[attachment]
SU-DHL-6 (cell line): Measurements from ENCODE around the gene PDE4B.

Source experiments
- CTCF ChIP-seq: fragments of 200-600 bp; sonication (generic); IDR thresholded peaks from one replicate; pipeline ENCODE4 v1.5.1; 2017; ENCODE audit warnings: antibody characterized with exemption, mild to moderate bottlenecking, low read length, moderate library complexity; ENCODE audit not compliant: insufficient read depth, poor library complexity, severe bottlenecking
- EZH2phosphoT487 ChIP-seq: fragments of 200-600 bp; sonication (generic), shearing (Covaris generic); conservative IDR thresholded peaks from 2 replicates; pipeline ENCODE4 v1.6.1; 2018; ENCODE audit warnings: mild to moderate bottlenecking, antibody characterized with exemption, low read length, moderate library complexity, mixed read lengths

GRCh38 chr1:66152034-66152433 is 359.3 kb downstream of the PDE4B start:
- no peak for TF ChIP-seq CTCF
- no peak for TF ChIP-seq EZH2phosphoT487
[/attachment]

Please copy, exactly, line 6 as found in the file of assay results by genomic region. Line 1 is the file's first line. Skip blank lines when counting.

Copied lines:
- no peak for TF ChIP-seq CTCF